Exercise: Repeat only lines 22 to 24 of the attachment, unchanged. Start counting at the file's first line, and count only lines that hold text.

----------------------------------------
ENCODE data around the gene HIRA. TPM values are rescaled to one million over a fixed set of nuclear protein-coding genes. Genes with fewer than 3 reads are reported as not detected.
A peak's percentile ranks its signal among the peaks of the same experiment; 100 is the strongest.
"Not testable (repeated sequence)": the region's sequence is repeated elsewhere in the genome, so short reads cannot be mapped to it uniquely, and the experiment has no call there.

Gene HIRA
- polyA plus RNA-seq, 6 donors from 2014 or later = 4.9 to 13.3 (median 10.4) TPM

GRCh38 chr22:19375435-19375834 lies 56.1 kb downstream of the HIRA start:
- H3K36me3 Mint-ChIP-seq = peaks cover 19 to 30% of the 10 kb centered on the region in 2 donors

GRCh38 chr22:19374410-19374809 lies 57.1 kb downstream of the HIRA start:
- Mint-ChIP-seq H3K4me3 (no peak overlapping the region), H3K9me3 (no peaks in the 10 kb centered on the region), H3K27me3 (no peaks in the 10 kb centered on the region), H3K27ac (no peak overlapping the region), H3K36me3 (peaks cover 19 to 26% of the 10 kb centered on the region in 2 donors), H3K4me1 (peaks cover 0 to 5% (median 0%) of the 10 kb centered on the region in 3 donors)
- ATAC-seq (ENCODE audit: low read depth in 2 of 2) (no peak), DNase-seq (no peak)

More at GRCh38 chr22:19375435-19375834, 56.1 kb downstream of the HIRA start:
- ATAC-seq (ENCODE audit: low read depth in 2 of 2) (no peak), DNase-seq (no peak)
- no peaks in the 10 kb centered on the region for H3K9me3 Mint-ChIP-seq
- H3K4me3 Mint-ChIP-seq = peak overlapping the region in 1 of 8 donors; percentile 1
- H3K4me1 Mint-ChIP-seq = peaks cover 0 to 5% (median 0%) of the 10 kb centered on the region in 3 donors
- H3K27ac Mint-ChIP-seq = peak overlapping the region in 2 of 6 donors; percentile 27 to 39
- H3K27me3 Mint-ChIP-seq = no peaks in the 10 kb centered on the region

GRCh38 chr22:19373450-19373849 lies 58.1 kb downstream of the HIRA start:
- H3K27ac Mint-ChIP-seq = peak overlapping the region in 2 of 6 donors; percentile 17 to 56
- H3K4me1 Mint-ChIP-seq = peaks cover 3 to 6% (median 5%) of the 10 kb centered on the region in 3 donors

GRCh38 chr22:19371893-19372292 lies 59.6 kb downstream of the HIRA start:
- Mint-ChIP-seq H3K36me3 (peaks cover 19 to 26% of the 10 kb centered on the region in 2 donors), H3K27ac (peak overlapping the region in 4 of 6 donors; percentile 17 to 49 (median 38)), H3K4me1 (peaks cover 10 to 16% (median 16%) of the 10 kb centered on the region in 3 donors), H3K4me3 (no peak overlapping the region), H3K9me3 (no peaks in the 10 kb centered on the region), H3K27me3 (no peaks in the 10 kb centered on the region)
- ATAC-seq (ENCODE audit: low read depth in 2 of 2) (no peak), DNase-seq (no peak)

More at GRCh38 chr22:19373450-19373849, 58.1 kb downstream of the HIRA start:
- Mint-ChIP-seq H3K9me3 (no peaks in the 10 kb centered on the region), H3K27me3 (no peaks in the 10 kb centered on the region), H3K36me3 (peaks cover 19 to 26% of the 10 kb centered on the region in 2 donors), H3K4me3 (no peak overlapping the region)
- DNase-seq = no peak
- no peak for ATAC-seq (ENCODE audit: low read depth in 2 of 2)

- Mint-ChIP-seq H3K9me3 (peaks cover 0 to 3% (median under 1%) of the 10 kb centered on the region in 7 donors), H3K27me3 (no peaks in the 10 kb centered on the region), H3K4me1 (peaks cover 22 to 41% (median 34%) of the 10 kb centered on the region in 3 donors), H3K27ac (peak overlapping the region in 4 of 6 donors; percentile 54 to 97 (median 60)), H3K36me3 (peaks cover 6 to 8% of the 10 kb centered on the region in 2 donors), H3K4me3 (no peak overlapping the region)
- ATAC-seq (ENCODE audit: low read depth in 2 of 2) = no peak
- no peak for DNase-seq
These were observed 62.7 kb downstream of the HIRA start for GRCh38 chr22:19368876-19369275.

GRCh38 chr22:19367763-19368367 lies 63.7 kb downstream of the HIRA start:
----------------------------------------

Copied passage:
- Mint-ChIP-seq H3K36me3 (peaks cover 19 to 26% of the 10 kb centered on the region in 2 donors), H3K27ac (peak overlapping the region in 4 of 6 donors; percentile 17 to 49 (median 38)), H3K4me1 (peaks cover 10 to 16% (median 16%) of the 10 kb centered on the region in 3 donors), H3K4me3 (no peak overlapping the region), H3K9me3 (no peaks in the 10 kb centered on the region), H3K27me3 (no peaks in the 10 kb centered on the region)
- ATAC-seq (ENCODE audit: low read depth in 2 of 2) (no peak), DNase-seq (no peak)

More at GRCh38 chr22:19373450-19373849, 58.1 kb downstream of the HIRA start: